T-Mobile Sued For Blocking Marijuana Texts
EZ Texting has sued T-Mobile for blocking its service because T-Mobile “did not approve” of a the texting company doing business with a website, WeedMaps.com, that provides location information to help patients find medical marijuana dispensaries in the Golden State.
The suit was filed Friday in the U.S. District Court in New York City, reports Sam Gustin of Daily Finance. EZ Texting said that on September 10, T-Mobile began the “unlawful blocking” of its 313131 text service, which it offers to businesses and non-profits to help get their messages to the public.
“T-Mobile has cut off my code and put my business in jeopardy,” said Shane Neman, CEO of EZ Texting. “There’s nothing illegal about knowing about legal dispensaries in the states they are legal in.”
WeedMaps is just one of EZ Texting’s 10,000 small business and non-profit customers all over the country that use its SMS platform to send content to users.
“None of our customers can send texts through 313131 on T-Mobile,” Nemen said. “None of the other carriers are blocking us.”
“EZ Texting is being irreparably damaged in its business because of the blocking by T-Mobile,” Neman said in a court filings. “The ability to exchange text messages with all cell phone users is vital to EZ Texting’s business”
T-Mobile, a division of German mobile giant Deutsche Telekom (DTEGY), and other mobile carries are experiencing growing tension with new startups like ChaCha, 4Info and EZ Texting that use text messages to deliver content to users. On Thursday, another digital startup threatened to sue T-Mobile over a forthcoming rate hike, reports Daily Finance.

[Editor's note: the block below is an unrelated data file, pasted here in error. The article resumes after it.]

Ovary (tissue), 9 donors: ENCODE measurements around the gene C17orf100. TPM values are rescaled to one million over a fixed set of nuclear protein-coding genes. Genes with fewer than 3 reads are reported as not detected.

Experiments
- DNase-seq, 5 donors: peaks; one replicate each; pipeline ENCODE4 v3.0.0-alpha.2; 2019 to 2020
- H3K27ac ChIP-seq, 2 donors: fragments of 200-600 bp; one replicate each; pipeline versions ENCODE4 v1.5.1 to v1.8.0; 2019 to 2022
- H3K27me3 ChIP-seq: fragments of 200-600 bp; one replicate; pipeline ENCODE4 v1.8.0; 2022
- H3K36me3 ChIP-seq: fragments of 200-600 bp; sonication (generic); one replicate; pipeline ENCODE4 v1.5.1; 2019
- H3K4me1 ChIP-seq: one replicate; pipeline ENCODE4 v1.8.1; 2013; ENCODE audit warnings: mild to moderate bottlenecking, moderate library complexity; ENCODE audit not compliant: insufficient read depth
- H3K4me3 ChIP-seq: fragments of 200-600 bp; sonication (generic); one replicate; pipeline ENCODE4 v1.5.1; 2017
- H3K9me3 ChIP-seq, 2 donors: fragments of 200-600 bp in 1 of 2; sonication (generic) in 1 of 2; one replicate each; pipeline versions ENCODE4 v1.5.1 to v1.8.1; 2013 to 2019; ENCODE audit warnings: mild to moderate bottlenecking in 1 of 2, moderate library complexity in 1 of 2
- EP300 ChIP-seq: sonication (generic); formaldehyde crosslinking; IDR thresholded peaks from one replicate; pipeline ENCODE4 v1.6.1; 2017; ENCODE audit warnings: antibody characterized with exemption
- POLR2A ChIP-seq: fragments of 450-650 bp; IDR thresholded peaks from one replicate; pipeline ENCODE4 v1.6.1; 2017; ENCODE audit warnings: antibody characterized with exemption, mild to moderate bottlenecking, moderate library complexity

“EZ Texting has a rigorous screening process to ensure that the businesses and non-profits that use EZ Texting to send text messages are doing so in compliance with all applicable laws and regulations,” Neman said.
T-Mobile began blocking texts after it discovered that WeedMaps, a company that provides information about medical marijuana dispensaries in California, was using the service, according to EZ Texting.
EZ Texting said it was informed by agregator OpenMarket that T-Mobile had found the site to be “objectionable,” and had blocked it.
Aggregators like OpenMarket are the middlemen between publishers like EZ Texting, as well as Twitter and Facebook, and the mobile subscribers to which they send content.
“T-Mobile doesn’t comment on pending litigation,” the mobile carrier said in statement.
There is a broader issue beyond the commercial aspect of T-Mobile’s actions, according to Neman.
“Consumers should have the right to text with whomever they want,” he said. “They have as much a right to make text messages as they do phone calls. If T-Mobile is blocking legal medical marijuana texts, what’s next — gay marriage, the Tea Party?” Neman said.
President and co-founder Gigi Soghn of DC-based advocacy group Public Knowledge assailed T-Mobile for blocking a legal service.
“This case is yet another example of a totally arbitrary decision by a carrier to block text message calls between consumers and organizations they want to communicate with,” Sohn said.
“The FCC should put a fast end to this blocking by issuing the ruling we asked them for three years ago,” Sohn said. “EZ Texting and other companies should be able to focus on growing their business rather than filing lawsuits to prevent blocking.”
Steve Elliott, a working journalist since 1982, is editor of Toke of the Town, Village Voice Media’s site of cannabis news, views, rumor and humor. To stay informed on the latest developments follow Toke of the Town on Twitter.